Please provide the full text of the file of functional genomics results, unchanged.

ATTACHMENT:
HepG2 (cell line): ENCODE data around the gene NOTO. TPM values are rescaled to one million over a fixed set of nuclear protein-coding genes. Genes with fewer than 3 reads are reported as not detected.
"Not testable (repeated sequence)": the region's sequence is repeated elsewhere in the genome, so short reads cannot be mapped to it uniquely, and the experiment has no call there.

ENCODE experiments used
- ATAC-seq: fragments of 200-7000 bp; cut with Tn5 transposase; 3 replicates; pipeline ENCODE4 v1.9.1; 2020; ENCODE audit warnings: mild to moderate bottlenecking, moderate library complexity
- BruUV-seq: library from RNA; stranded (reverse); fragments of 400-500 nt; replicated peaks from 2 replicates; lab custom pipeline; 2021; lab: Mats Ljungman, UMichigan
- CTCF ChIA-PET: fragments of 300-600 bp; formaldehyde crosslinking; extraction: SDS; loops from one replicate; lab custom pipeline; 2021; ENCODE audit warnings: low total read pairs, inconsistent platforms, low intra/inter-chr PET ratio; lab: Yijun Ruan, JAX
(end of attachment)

HepG2 (cell line): ENCODE data around the gene NOTO. TPM values are rescaled to one million over a fixed set of nuclear protein-coding genes. Genes with fewer than 3 reads are reported as not detected.
"Not testable (repeated sequence)": the region's sequence is repeated elsewhere in the genome, so short reads cannot be mapped to it uniquely, and the experiment has no call there.

ENCODE experiments used
- ATAC-seq: fragments of 200-7000 bp; cut with Tn5 transposase; 3 replicates; pipeline ENCODE4 v1.9.1; 2020; ENCODE audit warnings: mild to moderate bottlenecking, moderate library complexity
- BruUV-seq: library from RNA; stranded (reverse); fragments of 400-500 nt; replicated peaks from 2 replicates; lab custom pipeline; 2021; lab: Mats Ljungman, UMichigan
- CTCF ChIA-PET: fragments of 300-600 bp; formaldehyde crosslinking; extraction: SDS; loops from one replicate; lab custom pipeline; 2021; ENCODE audit warnings: low total read pairs, inconsistent platforms, low intra/inter-chr PET ratio; lab: Yijun Ruan, JAX